Do we need a cheaper Galaxy S24 Ultra made by… Asus?

This article may contain personal views and opinion from the author.
Do we need a cheaper Galaxy S24 Ultra made by… Asus?
The Galaxy S24 Ultra is just great! But do you know what would be even better? If it didn't cost $1,300! Phones have become insanely expensive in the past decade, with flagship devices hopping over the $1,000 threshold without any hesitation.

Well, there's a phone with "Ultra" in its name, and it costs just $899. Interested? There's some good news and some bad news. Yes, today we're going to talk a bit about the Asus Zenfone 11 Ultra and whether or not such a model is relevant in the current smartphone climate.

Plus, Pro, Max, Ultra, Hyper? What does it all mean?

Not much. There was a time when Pro really meant "professional," but that ship has sailed long ago, and in the smartphone realm, "Pro" just means the slightly better flagship model. If you want the best of the best, you can get the "Pro Max" version for maximum professionalism… or something like that? Other companies have chosen the moniker "Ultra."

Wikipedia lists over 40 different meanings and uses of the word "ultra" in modern context, so clearly it's a popular idea that people like. The Britannica Dictionary defines "ultra" as: beyond; extremely; more than is usual.

I would argue that calling a smartphone "Ultra" repeatedly for four of five generations defeats the purpose of the word, as it's nothing more than "the usual," but this is a completely different discussion.

Let's get back to the Asus Zenfone 11 Ultra. It is more than what we thought of as usual for the Zenfone line, but is it enough to challenge the other "Ultra" phones? Where does it land on the market? And more importantly, do we need a cheaper Galaxy S24 Ultra, made by Asus?

Recommended Stories

A ROG Phone in disguise!

Funnily enough, the Zenfone 11 Ultra is not "more than is usual." Quite the opposite; it's less than a ROG Phone 8. I know many of you might light their torches and dust off their pitchforks, but before you start marching, hear me out.

How come a phone that's called "Ultra" is cheaper and offers less than one that is just a "Pro?" That alone deserves a separate rant. It doesn't make any sense. And we haven't yet touched on the fact that Asus somehow decided to strip the ROG Phone 8 of its gaming attire and sell it to the general public under the Zenfone name. Lazy.

I'm so passionate about it because I've been covering Asus devices for more than five years now, and I remember the Zenfone 6, the 7 Pro, and the 8 Flip, all very interesting phones and very different from anything in the Zenfone or ROG range.

The real problem of the Zenfone 11 Ultra

Well, besides the name, obviously. I would've been perfectly happy with rehashing the ROG and turning it into a Zenfone if Asus had upgraded the camera system. I can justify a mediocre camera system on a gaming phone, even though gamers deserve good cameras too, but using pretty much the same hardware for three consecutive years just doesn't cut it. There's nothing "ultra" in this.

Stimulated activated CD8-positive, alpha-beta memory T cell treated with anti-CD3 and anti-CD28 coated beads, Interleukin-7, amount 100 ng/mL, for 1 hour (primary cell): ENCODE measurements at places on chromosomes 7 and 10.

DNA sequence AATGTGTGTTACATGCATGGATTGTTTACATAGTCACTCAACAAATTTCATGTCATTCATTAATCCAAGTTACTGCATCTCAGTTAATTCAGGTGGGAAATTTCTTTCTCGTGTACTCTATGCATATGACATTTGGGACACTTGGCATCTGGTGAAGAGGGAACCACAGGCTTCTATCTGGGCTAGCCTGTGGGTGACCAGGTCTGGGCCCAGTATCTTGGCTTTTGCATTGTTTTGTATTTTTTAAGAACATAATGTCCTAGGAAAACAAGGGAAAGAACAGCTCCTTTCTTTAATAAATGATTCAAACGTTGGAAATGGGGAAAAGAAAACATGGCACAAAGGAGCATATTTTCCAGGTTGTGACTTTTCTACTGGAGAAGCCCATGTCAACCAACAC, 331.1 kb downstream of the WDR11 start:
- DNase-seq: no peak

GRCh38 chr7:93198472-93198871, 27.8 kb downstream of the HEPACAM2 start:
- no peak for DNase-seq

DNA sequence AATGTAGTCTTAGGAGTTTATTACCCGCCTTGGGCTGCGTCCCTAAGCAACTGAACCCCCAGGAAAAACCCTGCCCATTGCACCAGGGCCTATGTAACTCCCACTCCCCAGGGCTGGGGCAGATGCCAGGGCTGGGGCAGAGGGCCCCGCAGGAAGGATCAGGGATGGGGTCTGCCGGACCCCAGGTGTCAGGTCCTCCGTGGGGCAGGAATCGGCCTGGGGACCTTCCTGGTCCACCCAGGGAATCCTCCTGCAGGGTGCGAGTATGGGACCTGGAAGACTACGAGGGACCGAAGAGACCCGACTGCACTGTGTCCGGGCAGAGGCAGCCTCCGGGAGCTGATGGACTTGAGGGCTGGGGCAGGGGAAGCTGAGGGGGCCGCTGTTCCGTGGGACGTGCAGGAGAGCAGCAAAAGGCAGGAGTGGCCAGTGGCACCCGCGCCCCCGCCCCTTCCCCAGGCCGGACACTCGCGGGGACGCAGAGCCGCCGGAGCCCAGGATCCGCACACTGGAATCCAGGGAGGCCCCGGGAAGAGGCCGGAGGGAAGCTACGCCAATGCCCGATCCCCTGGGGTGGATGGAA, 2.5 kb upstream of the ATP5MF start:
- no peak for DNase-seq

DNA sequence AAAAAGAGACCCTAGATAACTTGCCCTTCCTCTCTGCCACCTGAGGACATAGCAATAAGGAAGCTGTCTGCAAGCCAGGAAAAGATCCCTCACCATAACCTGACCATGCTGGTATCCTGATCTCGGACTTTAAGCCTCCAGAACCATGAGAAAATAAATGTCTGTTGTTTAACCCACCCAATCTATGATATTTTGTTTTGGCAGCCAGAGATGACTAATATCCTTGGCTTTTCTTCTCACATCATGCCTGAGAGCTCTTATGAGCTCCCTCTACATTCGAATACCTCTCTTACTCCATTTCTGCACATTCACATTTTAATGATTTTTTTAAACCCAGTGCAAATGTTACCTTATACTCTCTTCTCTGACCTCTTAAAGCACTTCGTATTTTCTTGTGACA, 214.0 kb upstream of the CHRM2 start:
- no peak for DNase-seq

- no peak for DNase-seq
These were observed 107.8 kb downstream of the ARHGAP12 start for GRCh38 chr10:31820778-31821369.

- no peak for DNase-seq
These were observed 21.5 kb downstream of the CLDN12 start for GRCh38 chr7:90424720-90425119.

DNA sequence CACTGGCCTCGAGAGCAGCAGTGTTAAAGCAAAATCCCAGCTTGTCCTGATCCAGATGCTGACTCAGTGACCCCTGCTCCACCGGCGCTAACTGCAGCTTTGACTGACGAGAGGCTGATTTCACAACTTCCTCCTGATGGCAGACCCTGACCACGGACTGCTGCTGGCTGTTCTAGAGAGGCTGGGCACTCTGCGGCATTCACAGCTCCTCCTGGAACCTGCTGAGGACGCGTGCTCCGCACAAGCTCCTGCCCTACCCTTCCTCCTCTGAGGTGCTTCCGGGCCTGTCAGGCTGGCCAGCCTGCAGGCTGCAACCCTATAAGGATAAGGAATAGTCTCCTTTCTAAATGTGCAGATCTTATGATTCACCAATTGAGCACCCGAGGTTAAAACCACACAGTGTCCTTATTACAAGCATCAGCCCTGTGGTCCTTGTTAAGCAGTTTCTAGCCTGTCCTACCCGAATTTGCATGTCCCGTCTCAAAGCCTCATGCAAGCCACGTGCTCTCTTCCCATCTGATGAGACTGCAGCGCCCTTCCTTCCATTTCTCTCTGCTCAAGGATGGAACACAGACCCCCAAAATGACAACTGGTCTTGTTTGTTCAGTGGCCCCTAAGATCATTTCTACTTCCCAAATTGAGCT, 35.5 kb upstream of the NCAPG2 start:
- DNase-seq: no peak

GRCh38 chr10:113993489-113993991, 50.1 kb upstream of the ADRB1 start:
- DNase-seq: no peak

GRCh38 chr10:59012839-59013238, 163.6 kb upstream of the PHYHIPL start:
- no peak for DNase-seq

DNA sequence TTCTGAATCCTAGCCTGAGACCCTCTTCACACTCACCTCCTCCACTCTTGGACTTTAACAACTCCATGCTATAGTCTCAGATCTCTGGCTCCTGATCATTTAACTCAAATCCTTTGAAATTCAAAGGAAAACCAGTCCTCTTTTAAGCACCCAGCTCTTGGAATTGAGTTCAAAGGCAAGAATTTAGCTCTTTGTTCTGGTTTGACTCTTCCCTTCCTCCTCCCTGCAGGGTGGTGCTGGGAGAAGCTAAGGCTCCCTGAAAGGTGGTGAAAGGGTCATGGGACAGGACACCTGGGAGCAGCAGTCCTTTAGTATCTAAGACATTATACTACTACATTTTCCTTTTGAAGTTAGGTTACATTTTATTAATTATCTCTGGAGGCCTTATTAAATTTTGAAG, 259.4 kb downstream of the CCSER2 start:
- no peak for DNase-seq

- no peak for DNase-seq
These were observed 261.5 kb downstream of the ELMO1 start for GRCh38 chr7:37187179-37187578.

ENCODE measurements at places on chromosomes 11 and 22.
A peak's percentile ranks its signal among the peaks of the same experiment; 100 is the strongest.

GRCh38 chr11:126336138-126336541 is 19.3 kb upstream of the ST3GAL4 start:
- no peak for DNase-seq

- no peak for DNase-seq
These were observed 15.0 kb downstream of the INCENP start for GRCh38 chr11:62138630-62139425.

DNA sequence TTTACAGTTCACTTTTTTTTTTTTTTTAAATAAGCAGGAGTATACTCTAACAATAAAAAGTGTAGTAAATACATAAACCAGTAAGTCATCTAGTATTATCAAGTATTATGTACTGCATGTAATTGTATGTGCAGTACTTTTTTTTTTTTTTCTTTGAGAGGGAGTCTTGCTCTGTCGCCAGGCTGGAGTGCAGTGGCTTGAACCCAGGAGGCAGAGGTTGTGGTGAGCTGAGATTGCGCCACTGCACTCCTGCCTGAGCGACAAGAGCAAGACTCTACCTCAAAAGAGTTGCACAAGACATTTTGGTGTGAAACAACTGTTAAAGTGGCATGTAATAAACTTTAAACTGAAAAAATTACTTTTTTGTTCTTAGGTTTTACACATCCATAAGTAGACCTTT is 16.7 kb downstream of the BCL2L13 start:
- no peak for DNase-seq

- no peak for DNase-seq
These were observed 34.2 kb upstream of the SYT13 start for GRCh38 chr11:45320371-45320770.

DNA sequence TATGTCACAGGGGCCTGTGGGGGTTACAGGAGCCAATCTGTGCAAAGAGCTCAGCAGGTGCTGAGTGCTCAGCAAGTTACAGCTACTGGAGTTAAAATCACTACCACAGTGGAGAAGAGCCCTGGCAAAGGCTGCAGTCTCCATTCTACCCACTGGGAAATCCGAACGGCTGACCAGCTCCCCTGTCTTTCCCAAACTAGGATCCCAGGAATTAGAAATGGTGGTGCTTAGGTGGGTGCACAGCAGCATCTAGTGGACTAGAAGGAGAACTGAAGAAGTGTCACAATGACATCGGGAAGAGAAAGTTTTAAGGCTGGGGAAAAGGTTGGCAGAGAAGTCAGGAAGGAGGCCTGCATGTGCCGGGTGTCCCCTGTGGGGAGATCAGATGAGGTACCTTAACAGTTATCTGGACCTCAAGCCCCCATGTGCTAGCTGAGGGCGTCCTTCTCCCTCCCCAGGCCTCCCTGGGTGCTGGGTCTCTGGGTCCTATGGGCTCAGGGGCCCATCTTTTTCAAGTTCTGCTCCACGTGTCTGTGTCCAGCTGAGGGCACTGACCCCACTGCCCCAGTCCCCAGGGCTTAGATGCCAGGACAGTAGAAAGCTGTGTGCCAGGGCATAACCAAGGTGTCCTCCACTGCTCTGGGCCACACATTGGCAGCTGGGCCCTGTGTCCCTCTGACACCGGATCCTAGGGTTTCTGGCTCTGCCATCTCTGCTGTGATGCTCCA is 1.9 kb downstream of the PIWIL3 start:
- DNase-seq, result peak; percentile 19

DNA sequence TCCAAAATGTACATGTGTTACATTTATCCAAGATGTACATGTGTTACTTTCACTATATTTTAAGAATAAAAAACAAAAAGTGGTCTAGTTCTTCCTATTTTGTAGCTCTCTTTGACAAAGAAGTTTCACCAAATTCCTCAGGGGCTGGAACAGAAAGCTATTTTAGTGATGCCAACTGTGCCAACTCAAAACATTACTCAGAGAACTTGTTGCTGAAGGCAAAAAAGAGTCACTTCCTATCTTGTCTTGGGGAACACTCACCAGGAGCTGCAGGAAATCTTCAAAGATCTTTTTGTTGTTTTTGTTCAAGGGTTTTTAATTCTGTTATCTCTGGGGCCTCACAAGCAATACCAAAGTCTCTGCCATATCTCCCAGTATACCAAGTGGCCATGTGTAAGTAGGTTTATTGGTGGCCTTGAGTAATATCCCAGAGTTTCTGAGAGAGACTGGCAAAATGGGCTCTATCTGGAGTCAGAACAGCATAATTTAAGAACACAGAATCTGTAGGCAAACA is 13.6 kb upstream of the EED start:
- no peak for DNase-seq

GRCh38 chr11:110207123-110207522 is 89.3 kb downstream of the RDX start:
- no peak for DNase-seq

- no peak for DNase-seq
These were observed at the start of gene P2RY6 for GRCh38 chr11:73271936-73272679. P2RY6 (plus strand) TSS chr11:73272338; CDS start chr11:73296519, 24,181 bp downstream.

Everything else is perfectly fine, and some would even argue better than what you get from the latest popular flagships. The screen of the Zenfone 11 Ultra is exquisite, very bright, responsive, and fast. The chipset scores higher than other Android flagships, even those with "Ultra" in their names. The battery is great, and the fast charging is what it really should've been on all flagships years ago.

And yet, no periscope zoom lens, no big 1-inch sensor with stacked pixels, no fancy 3D facial recognition on the front. A real upgrade in the camera department would've made this phone a true "Ultra," and this is the reason why I'm so furious about it.

Do we need the Zenfone 11 Ultra?

Surprisingly - yes. We need the device, we just don't need the name. The marketing logic behind all this is sound. The execution and the morals—not so much, at least to me, but it is what it is. I admit, more people will probably buy a Zenfone 11 Ultra instead of a ROG Phone 8.

Will this phone dethrone the Galaxy S24 Ultra or the iPhone 15 Pro Max? Not likely. Even if the phone had the best camera system to date, it would've been a tough sell.

Let's get back to the good news and the bad news. The bad news is that the Zenfone 11 Ultra won't be able to compete with other high-end flagship phones. The OnePlus 12 will eat it for breakfast, for example.

But the good news is that, judging by the timing of this launch, we might still get a regular Zenfone 11, and it might be a completely different phone. Reviewers and tech nerds genuinely fell in love with the Zenfone 9 and 10. These two models filled a gap that no one thought existed. The cute little but powerful flagship for not a ton of money.

Final thoughts

I wish companies would stop with the wordplay and do some real innovation instead. Put a 10,000mAh solid state battery in a thin flagship and then call it "Ultra." Invent a smartphone camera with real Vario and variable aperture over a full-frame sensor, for example.
The Zenfone 11 Ultra is not a bad phone, but the name works against it in so many ways. And it encourages a trend to rehash old ideas and sell them as new ones. How long before every new model is just the next Snapdragon chipset and a bunch of software features, unlocked specifically for it?

But enough blabbering; I'm sure I made my point clear. What do YOU think about it? Do these hyperbolized names bother you? Do you think hardware innovation will stop eventually and it will be all software features? Let us know in the comment section below.

Recommended Stories

Loading Comments...
FCC OKs Cingular\'s purchase of AT&T Wireless